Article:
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WOMAN AT WAR is Iceland‘s contribution for the Nordic Council Film Prize 2018 – WINTER BROTHERS is Denmark‘s contribution

Iceland has submitted Woman at War, writer/director Benedikt Erlingsson‘s new feature, for this year‘s Nordic Council Film Prize. It will compete against four films from Denmark, Finland, Norway and Sweden. Denmark‘s contribution is the Danish/Icelandic coproduction Winter Brothers by Icelandic writer/director Hlynur Pálmason. The Nordic Council Film Prize award ceremony will take place on October 30, during the Session of the Nordic Council in Oslo.

Woman at War had its world premiere at the Cannes Film Festival, where it won four awards in the Critics Week section, including the SACD Award for Best Screenplay. It will screen in the Discovery section of the Toronto International Film Festival in September.

Winter Brothers has won a total of 18 international awards since having its world premiere at the Locarno Film Festival in Switzerland in August 2017, where four of the awards were won. The film has also won a total of 11 awards in Denmark, with nine coming at the Robert Awards and two at the Bodil Awards.

Last year, Finnish film Little Wing by Selma Vilhunen won the award. In 2015, Icelandic film Virgin Mountain by Dagur Kári won the award and in 2014 Benedikt Erlingsson‘s debut feature Of Horses and Men became the first Icelandic film to win the award.

This year‘s jury for Iceland was comprised of Hilmar Oddsson, Börkur Gunnarsson and Helga Thórey Jónsdóttir.

Information on the five films up for this year‘s Nordic Council Film Prize and the countries jury motivations can be found below:


Woman at War, director Benedikt Erlingsson, screenwriters Benedikt Erlingsson and Ólafur Egill Egilsson and producers Marianne Slot, Benedikt Erlingsson and Carine Leblanc.


This  work  of  art  by Erlingsson and  his  team  raises  environmental  issues  to  another  level. From  the  very  outset,  the  audience's  empathy  towards  the  characters  overwhelms  its  empathy  towards  the  issue. Furthermore,  the  audience  never  fails  to  struggle  to  find  empathy  for  each  and  every  character  in  the  story.  The  audience  understands  the  characters' actions  and  is  delighted  by  excellent  camera  work, scriptwriting, and acting  throughout, in  addition  to  excellent  directing  and  casting.


Winter Brothers, director and screenwriter Hlynur Pálmason and producers Julie Waltersdorph Hansen, Per Damgaard Hansen and Anton Máni Svansson.


In  a  time  when  the  film  industry  is  characterised  by  conformity  and  secure  solutions,  Winter  Brothers is  something  of  a  breath  of  fresh  air. Director  Hlynur  Pálmason  experiments  with  strange  image  combinations  and  discomforting  soundscapes,  and  although  Winter  Brothers tells  a  story  of  some  kind,  the  experience  is  based  on  sensations,  associations,  and  dream  interpretations. What  do  we  do  with  a  story  about  two  brothers  working  on  a  lime  mill  in  a  bleak  winter  landscape? That's  up  to  us. Pálmason  invites  us on  an  excursion,  but  has  no  free  tickets  – the  audience  is  the  co-writer  of  a  journey  of  discovery  to  an  unknown  land.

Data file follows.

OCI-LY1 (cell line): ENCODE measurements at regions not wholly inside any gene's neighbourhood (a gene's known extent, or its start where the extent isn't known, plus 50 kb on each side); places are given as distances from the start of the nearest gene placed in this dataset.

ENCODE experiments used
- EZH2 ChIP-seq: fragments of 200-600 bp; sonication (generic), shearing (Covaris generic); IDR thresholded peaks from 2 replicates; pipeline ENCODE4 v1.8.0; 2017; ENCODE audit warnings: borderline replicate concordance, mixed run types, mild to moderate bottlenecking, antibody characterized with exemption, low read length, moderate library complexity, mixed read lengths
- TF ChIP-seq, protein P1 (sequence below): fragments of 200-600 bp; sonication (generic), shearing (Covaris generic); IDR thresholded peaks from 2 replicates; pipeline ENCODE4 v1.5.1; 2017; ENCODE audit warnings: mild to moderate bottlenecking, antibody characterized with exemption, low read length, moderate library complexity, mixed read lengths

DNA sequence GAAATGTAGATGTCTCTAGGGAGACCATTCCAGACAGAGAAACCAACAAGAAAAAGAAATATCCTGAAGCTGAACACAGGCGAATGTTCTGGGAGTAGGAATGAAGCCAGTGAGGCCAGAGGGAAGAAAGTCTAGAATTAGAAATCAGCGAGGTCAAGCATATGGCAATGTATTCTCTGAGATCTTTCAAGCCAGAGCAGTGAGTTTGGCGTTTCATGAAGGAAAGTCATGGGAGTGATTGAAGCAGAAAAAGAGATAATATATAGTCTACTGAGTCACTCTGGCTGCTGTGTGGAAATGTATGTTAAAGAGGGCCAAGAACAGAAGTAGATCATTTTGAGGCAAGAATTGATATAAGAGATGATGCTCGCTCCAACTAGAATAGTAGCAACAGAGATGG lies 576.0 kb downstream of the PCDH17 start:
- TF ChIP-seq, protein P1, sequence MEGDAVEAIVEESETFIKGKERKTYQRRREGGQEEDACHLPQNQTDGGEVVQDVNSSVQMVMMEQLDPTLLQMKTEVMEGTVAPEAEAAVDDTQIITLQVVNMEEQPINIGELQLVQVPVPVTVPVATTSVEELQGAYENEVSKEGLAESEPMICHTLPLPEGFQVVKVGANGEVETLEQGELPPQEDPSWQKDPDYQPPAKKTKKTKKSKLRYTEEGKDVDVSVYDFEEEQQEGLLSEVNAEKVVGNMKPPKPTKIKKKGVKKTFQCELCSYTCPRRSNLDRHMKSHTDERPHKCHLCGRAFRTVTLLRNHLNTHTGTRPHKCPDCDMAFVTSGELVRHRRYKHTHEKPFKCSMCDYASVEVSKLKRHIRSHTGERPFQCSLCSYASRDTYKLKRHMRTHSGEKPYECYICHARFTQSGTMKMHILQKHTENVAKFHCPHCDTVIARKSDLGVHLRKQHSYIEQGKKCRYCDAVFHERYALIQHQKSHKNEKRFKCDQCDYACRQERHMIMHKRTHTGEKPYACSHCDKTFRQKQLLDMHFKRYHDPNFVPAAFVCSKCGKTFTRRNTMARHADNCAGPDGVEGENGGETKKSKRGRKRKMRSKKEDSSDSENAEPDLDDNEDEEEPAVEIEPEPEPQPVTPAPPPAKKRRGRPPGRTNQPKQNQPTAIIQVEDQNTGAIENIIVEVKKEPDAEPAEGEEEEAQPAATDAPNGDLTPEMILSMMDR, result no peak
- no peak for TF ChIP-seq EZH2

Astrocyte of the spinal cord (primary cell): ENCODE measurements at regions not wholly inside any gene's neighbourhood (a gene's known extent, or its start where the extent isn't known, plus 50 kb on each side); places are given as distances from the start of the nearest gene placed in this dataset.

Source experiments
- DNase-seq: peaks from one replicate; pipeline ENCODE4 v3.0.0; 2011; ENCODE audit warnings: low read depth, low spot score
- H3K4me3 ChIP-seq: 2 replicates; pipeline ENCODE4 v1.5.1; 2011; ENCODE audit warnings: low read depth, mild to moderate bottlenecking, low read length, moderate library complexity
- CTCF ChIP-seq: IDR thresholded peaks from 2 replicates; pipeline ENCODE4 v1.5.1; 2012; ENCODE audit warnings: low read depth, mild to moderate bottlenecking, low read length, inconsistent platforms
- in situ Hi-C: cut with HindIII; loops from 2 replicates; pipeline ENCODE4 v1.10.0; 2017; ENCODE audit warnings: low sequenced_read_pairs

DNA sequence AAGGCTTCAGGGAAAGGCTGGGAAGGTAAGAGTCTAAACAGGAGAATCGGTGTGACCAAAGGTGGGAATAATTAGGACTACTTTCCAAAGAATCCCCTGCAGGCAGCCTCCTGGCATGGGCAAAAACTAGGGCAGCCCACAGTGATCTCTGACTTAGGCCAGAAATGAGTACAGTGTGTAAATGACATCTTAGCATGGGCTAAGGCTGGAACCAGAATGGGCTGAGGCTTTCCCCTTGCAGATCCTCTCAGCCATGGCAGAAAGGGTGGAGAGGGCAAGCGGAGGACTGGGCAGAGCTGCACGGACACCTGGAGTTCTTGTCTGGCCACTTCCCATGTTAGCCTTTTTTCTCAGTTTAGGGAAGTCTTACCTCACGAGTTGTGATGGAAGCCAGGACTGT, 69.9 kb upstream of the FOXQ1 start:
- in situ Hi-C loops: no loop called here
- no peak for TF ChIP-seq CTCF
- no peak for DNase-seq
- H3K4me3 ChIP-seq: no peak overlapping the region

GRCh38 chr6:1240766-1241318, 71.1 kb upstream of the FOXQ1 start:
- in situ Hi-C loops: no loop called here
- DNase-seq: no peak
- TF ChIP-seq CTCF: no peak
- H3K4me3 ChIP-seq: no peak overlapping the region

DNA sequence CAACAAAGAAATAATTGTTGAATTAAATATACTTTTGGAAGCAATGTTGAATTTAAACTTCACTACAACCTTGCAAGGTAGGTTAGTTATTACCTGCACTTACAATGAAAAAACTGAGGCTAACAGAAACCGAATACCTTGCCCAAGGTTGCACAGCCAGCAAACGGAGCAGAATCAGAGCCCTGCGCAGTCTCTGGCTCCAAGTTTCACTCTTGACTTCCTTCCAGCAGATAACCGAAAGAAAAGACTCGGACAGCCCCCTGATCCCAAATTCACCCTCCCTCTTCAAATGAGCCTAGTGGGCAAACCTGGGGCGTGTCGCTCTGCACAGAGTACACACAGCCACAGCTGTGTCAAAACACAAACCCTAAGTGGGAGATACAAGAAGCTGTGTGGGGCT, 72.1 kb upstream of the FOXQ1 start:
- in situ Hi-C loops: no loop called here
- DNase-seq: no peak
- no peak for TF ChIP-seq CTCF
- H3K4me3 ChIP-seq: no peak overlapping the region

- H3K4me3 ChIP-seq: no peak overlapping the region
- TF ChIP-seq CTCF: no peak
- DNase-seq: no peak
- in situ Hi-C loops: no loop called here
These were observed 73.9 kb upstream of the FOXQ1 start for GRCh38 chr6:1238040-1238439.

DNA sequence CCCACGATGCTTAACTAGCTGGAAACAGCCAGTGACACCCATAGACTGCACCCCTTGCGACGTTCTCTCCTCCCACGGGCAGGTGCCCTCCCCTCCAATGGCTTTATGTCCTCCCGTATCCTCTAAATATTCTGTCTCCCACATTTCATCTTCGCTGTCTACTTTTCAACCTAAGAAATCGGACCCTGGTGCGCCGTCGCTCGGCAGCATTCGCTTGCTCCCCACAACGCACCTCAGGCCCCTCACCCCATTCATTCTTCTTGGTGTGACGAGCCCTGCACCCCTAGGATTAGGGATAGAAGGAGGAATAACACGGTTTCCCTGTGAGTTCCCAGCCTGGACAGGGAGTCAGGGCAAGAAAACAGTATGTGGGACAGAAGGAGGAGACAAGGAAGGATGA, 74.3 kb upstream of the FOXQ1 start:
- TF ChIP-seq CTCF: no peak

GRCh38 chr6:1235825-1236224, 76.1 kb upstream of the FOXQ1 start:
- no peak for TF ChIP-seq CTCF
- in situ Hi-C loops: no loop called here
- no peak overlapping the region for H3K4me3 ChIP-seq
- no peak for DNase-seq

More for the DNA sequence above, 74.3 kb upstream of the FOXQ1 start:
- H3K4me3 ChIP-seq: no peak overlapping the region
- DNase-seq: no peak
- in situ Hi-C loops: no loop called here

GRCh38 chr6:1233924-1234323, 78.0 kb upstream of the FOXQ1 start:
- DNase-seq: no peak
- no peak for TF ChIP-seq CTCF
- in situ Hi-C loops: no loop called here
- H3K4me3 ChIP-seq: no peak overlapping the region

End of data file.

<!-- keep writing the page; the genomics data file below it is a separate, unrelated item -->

Euthanizer, director and screenwriter Teemu Nikki and producers Jani Pösö and Teemu Nikki.


The  black  comedy  Euthanizer challenges  its  audience's  expectations  and  moral  standards. The  cinematography  and  locations  subtly  reflect  the  rugged  beauty  of  the  movie's  inner  world. Matti  Onnismaa's  lead  performance  is  not  only  very  convincing,  but  also  reminiscent  of  Buster  Keaton.


Thelma, director Joachim Trier, screenwriters Eskil Vogt and Joachim Trier and producers Eili Harboe, Kaya Wilkins and Henrik Rafaelsen.


In  Thelma,  director  Joachim  Trier  uses  tools  from  horror  films  and  thrillers  to  tell  the  story  of  the  lonely,  pining,  and  carnal  Thelma  in  a  film  that  is  also  a  convincing  depiction  of  the  tension  between  oppression  and  being  oppressed.  The  forces  of  restraint  that  stand  against  penetrating  needs  are  awful  once  set  free.

A  camera  portrays  the  world  from  the  outside.  Yet  a  film  can  create  a  universe  like  no  other,  portraying  not  so  much  the  world  as  it  is,  but  a  way  in  which  to  perceive  the  world.  In  Thelma this  is  achieved  by  way  of  a  sophisticated  filmscape  that  creates  some  of  the  most  memorable  images  of  contemporary  Norwegian  cinema.


Ravens, director and screenwriter Jens Assur and producers Jan Marnell, Tom Persson and Jens Assur.


Jens  Assur's  debut  feature  film Ravens is  a  well-rounded  and  detailed  epic. Exquisite  and  varied  acting  paired  with  equally  fantastic  cinematography  elevate  this  story  about  Sweden  at  a  time  of  change. Agne,  an  ageing  farmer,  struggles  against  the  land  as  his  dreams  crumble  around  him, while  his  wife  tries  to  hold  things  together  as  their  eldest  son  yearningly  watches  over  his  beloved  ravens  in  the  forest. This  is  the  1970s – a  long  time  ago,  yet  still  close  at  hand. With  artistic  courage  and  uncompromising  consistency,  Assur  creates  a  story  with  universal  reach.

For further information about the films and the Nordic Council Film Prize, visit norden.org and nordiccouncilfilmprize.com.